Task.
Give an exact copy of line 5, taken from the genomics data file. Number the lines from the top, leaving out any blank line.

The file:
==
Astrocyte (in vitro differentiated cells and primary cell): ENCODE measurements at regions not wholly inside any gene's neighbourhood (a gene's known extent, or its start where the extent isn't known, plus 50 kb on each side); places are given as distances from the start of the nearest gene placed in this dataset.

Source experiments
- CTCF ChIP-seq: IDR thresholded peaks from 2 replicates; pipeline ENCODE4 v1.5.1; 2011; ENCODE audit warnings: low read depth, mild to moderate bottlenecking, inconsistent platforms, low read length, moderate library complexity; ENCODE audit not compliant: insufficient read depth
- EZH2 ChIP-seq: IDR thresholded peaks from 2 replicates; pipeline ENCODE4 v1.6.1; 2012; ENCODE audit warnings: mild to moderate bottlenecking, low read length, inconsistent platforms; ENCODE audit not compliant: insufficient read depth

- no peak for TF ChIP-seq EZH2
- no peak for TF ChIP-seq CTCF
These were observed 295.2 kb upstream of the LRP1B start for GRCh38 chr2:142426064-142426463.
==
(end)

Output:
- no peak for TF ChIP-seq EZH2